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dc.contributor.authorSantos, João D.
dc.contributor.authorMeyer, Christoph F.J.
dc.date.accessioned2021-03-21T10:20:43Z
dc.date.available2021-03-21T10:20:43Z
dc.date.issued2017
dc.identifier.citationSantos, J. D., & Meyer, C. F. J. (2017). Data from: Dispersal and group formation dynamics in a rare and endangered temperate forest bat (Nyctalus lasiopterus, Chiroptera: Vespertilionidae) (Version 1) [Data set]. Dryad. https://doi.org/10.5061/DRYAD.RC504
dc.identifier.doi10.5061/dryad.rc504
dc.identifier.urihttp://hdl.handle.net/10754/668155
dc.description.abstractFor elusive mammals like bats, colonization of new areas and colony formation are poorly understood, as is their relationship with the genetic structure of populations. Understanding dispersal and group formation behaviors is critical not only for a better comprehension of mammalian social dynamics, but also for guiding conservation efforts of rare and endangered species. Using nuclear and mitochondrial markers, we studied patterns of genetic diversity and differentiation among and within breeding colonies of giant noctule bats (Nyctalus lasiopterus), their relation to a new colony still in formation, and the impact of this ongoing process on the regionwide genetic makeup. Nuclear differentiation among colonies was relatively low and mostly nonsignificant. Mitochondrial variation followed this pattern, contrasting with findings for other temperate bat species. Our results suggest that this may indicate a recent population expansion. On average, female giant noctules were not more closely related to other colony members than to foreign individuals. This was also true for members of the newly forming colony and those of another, older group sampled shortly after its formation, suggesting that contrary to findings for other temperate bats, giant noctule colonies are not founded by relatives. However, mother–daughter pairs were found in the same populations more often than expected under random dispersal. Given this indication of philopatry, the lack of mitochondrial differentiation among most colonies in the region is probably due to the combination of a recent population expansion and group formation events.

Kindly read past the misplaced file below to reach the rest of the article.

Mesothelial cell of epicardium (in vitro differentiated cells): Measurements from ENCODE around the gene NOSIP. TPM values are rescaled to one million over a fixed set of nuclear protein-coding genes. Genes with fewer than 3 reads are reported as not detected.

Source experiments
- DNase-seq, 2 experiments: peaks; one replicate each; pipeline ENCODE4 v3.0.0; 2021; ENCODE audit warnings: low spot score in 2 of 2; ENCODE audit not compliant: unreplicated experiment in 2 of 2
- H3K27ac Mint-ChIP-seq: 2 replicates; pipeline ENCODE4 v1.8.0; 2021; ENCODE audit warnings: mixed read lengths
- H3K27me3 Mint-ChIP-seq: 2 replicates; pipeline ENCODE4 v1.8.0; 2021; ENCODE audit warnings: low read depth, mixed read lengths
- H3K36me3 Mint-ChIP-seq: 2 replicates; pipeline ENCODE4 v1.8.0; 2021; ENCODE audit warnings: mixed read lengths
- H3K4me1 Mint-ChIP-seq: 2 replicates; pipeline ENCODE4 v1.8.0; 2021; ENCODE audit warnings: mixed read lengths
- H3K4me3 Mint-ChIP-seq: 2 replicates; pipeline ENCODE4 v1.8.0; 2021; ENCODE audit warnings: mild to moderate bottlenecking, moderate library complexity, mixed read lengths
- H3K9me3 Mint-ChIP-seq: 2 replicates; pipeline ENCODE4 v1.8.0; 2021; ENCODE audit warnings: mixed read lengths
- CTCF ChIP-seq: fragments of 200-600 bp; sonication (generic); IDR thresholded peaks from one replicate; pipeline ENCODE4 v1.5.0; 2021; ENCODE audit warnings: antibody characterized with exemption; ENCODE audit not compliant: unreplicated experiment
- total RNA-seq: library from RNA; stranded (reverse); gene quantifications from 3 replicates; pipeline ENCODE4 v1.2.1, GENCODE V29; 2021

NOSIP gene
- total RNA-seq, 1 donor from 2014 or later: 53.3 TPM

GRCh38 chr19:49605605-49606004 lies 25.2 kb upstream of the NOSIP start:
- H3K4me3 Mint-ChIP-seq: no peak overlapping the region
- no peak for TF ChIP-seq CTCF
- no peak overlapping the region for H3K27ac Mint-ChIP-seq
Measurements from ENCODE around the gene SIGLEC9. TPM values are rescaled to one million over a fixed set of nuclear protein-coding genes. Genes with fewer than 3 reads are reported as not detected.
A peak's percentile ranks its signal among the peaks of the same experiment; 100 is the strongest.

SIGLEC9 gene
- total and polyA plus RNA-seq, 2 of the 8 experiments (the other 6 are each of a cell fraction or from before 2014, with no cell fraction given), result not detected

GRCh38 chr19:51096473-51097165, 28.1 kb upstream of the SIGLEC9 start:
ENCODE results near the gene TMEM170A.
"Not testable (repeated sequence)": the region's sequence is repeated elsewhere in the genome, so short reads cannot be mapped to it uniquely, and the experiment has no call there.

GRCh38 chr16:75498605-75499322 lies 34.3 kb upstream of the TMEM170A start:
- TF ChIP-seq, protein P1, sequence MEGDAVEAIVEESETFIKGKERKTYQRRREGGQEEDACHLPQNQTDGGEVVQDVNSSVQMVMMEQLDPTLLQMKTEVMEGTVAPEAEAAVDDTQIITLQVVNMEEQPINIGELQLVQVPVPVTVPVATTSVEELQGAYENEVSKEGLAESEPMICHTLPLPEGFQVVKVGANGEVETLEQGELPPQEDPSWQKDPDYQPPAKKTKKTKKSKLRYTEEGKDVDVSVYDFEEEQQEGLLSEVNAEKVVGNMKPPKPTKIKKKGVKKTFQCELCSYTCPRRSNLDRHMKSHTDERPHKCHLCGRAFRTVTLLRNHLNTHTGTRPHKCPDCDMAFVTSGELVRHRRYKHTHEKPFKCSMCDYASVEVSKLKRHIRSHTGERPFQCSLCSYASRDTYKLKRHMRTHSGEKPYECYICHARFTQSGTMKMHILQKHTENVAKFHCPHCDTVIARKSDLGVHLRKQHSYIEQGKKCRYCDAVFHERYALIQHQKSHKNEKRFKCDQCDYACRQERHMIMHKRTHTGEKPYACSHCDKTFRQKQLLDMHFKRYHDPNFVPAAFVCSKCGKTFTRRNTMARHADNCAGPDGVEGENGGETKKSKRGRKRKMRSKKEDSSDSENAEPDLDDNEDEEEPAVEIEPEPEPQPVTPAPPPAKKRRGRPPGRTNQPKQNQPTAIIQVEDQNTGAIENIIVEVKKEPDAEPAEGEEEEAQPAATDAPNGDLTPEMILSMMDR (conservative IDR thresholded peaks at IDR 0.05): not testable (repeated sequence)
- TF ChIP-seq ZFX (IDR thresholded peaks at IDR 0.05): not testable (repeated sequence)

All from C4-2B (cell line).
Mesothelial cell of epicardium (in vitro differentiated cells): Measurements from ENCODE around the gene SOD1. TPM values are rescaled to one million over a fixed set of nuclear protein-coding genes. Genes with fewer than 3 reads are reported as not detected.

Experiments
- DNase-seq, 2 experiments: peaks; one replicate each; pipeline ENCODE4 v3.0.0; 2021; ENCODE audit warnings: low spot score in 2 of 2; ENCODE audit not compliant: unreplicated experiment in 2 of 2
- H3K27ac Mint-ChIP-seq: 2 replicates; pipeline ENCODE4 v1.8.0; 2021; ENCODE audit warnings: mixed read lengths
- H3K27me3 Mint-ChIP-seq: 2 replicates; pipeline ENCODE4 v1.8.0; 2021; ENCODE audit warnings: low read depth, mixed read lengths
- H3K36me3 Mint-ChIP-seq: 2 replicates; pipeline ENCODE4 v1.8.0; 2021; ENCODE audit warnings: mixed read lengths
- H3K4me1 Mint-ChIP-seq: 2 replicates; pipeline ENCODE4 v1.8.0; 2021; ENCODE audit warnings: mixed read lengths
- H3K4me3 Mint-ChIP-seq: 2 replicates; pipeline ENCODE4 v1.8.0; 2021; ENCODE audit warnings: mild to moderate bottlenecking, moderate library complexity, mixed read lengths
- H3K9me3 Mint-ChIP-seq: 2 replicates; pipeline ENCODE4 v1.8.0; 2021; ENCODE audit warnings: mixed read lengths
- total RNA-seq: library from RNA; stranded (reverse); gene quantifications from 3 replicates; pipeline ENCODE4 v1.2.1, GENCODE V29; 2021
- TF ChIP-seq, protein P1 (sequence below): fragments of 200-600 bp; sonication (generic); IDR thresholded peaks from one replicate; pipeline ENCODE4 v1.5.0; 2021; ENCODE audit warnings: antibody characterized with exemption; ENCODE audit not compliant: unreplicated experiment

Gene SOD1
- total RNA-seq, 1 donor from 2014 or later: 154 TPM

dc.publisherDryad
dc.relation.urlhttp://datadryad.org/stash/dataset/doi:10.5061/dryad.rc504
dc.subjectmicrosatellites
dc.subjectrelatedness
dc.subjectNyctalus lasiopterus
dc.subjectmtDNA
dc.subjectcolony formation
dc.subjectPhilopatry
dc.titleData from: Dispersal and group formation dynamics in a rare and endangered temperate forest bat (Nyctalus lasiopterus, Chiroptera: Vespertilionidae)
dc.typeDataset
dc.contributor.departmentCenter for Desert Agriculture, King Abdullah University of Science and Technology, Thuwal 23955, Saudi Arabia
dc.contributor.departmentDesert Agriculture Initiative
dc.contributor.institutionCentre for Ecology, Evolution and Environmental Changes (cE3c), Faculty of Sciences, University of Lisbon, 1749-016 Lisbon, Portugal
dc.contributor.institutionSchool of Science, Engineering and Environment, University of Salford, Salford M5 4WT, United Kingdom
kaust.personSantos, João D.
dc.relation.issupplementtoDOI:10.1016/j.baae.2021.02.001
display.relations<b>Is Supplement To:</b><br/> <ul><li><i>[Article]</i> <br/> Santos, J. D., Meyer, C. F. J., Ibáñez, C., Popa-Lisseanu, A. G., & Juste, J. (2021). Kin structure and roost fidelity in greater noctule bats. Basic and Applied Ecology, 51, 20–29. doi:10.1016/j.baae.2021.02.001. DOI: <a href="https://doi.org/10.1016/j.baae.2021.02.001" >10.1016/j.baae.2021.02.001</a> Handle: <a href="http://hdl.handle.net/10754/667511" >10754/667511</a></a></li></ul>


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